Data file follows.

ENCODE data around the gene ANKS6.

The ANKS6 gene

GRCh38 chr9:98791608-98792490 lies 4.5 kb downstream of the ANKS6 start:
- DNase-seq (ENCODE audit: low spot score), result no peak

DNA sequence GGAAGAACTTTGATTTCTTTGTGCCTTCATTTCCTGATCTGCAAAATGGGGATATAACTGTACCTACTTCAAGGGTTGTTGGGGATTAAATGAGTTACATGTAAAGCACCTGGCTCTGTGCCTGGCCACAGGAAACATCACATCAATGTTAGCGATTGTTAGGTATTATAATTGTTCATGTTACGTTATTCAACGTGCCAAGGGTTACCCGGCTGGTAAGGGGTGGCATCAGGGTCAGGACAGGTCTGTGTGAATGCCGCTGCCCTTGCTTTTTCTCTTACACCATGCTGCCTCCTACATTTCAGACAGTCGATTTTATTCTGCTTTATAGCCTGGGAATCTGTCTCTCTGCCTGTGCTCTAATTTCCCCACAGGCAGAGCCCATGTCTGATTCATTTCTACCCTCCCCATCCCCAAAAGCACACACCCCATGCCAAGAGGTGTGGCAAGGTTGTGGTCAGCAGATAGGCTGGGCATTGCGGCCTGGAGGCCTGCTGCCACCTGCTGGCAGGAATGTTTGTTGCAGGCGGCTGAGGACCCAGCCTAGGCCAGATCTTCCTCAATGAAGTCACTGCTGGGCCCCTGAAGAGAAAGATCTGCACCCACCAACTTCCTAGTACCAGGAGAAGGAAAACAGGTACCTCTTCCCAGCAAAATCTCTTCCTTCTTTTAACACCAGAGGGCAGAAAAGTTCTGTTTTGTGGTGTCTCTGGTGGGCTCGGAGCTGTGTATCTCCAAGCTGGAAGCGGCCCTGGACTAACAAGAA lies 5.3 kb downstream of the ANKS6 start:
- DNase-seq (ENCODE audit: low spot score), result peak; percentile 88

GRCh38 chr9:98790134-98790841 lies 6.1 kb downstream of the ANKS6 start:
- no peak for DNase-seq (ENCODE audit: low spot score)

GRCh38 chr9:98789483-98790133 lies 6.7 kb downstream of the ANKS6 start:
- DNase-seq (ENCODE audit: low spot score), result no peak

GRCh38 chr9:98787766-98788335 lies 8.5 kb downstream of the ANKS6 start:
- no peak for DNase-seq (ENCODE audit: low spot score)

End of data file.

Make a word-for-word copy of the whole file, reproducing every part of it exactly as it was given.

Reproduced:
ENCODE data around the gene ANKS6.

The ANKS6 gene

GRCh38 chr9:98791608-98792490 lies 4.5 kb downstream of the ANKS6 start:
- DNase-seq (ENCODE audit: low spot score), result no peak

DNA sequence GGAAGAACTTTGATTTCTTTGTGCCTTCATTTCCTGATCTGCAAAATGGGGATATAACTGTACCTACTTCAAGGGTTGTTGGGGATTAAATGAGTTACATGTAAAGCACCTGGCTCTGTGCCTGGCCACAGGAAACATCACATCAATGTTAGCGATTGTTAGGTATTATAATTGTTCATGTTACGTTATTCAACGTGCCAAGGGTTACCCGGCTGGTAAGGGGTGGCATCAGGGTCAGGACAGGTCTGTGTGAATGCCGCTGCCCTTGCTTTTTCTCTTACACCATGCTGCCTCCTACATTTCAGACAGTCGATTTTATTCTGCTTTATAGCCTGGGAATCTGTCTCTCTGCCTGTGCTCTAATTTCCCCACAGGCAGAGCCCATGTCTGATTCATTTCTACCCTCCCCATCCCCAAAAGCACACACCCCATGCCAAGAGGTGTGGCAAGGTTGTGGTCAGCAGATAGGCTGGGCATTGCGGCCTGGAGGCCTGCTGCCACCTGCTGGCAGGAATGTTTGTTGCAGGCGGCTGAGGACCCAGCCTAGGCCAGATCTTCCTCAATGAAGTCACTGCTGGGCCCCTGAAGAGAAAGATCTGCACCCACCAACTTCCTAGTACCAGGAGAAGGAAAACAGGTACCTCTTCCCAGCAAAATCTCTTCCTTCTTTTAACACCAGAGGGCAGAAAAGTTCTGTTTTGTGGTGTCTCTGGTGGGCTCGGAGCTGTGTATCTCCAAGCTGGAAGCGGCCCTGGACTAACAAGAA lies 5.3 kb downstream of the ANKS6 start:
- DNase-seq (ENCODE audit: low spot score), result peak; percentile 88

GRCh38 chr9:98790134-98790841 lies 6.1 kb downstream of the ANKS6 start:
- no peak for DNase-seq (ENCODE audit: low spot score)

GRCh38 chr9:98789483-98790133 lies 6.7 kb downstream of the ANKS6 start:
- DNase-seq (ENCODE audit: low spot score), result no peak

GRCh38 chr9:98787766-98788335 lies 8.5 kb downstream of the ANKS6 start:
- no peak for DNase-seq (ENCODE audit: low spot score)